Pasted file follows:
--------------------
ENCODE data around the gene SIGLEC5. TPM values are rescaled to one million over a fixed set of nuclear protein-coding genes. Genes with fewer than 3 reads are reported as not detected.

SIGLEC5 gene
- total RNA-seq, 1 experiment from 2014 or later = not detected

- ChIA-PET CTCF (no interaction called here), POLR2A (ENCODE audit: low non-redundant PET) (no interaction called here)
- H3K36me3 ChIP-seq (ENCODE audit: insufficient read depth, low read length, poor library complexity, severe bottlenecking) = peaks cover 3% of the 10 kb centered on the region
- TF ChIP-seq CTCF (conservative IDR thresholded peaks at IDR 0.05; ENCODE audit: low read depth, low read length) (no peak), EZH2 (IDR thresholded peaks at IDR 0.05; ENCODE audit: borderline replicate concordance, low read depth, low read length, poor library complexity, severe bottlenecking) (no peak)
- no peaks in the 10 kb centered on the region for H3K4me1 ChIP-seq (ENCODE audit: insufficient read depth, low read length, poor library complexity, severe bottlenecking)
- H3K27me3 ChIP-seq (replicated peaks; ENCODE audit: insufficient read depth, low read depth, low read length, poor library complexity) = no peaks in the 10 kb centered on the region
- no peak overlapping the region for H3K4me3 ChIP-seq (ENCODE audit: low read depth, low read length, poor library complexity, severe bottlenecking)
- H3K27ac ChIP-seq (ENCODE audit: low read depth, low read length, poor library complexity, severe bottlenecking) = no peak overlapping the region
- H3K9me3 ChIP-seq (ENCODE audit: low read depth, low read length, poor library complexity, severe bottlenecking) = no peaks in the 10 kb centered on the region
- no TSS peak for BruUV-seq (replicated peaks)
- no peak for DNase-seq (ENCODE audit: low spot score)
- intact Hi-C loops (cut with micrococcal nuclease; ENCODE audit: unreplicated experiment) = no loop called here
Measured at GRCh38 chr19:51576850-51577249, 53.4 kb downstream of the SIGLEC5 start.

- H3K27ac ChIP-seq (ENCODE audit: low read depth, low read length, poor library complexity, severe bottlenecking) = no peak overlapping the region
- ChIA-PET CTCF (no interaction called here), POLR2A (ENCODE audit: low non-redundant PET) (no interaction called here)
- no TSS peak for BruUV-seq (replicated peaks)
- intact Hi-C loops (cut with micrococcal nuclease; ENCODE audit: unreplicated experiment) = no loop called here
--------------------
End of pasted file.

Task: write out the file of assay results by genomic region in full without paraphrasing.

ENCODE data around the gene SIGLEC5. TPM values are rescaled to one million over a fixed set of nuclear protein-coding genes. Genes with fewer than 3 reads are reported as not detected.

SIGLEC5 gene
- total RNA-seq, 1 experiment from 2014 or later = not detected

- ChIA-PET CTCF (no interaction called here), POLR2A (ENCODE audit: low non-redundant PET) (no interaction called here)
- H3K36me3 ChIP-seq (ENCODE audit: insufficient read depth, low read length, poor library complexity, severe bottlenecking) = peaks cover 3% of the 10 kb centered on the region
- TF ChIP-seq CTCF (conservative IDR thresholded peaks at IDR 0.05; ENCODE audit: low read depth, low read length) (no peak), EZH2 (IDR thresholded peaks at IDR 0.05; ENCODE audit: borderline replicate concordance, low read depth, low read length, poor library complexity, severe bottlenecking) (no peak)
- no peaks in the 10 kb centered on the region for H3K4me1 ChIP-seq (ENCODE audit: insufficient read depth, low read length, poor library complexity, severe bottlenecking)
- H3K27me3 ChIP-seq (replicated peaks; ENCODE audit: insufficient read depth, low read depth, low read length, poor library complexity) = no peaks in the 10 kb centered on the region
- no peak overlapping the region for H3K4me3 ChIP-seq (ENCODE audit: low read depth, low read length, poor library complexity, severe bottlenecking)
- H3K27ac ChIP-seq (ENCODE audit: low read depth, low read length, poor library complexity, severe bottlenecking) = no peak overlapping the region
- H3K9me3 ChIP-seq (ENCODE audit: low read depth, low read length, poor library complexity, severe bottlenecking) = no peaks in the 10 kb centered on the region
- no TSS peak for BruUV-seq (replicated peaks)
- no peak for DNase-seq (ENCODE audit: low spot score)
- intact Hi-C loops (cut with micrococcal nuclease; ENCODE audit: unreplicated experiment) = no loop called here
Measured at GRCh38 chr19:51576850-51577249, 53.4 kb downstream of the SIGLEC5 start.

- H3K27ac ChIP-seq (ENCODE audit: low read depth, low read length, poor library complexity, severe bottlenecking) = no peak overlapping the region
- ChIA-PET CTCF (no interaction called here), POLR2A (ENCODE audit: low non-redundant PET) (no interaction called here)
- no TSS peak for BruUV-seq (replicated peaks)
- intact Hi-C loops (cut with micrococcal nuclease; ENCODE audit: unreplicated experiment) = no loop called here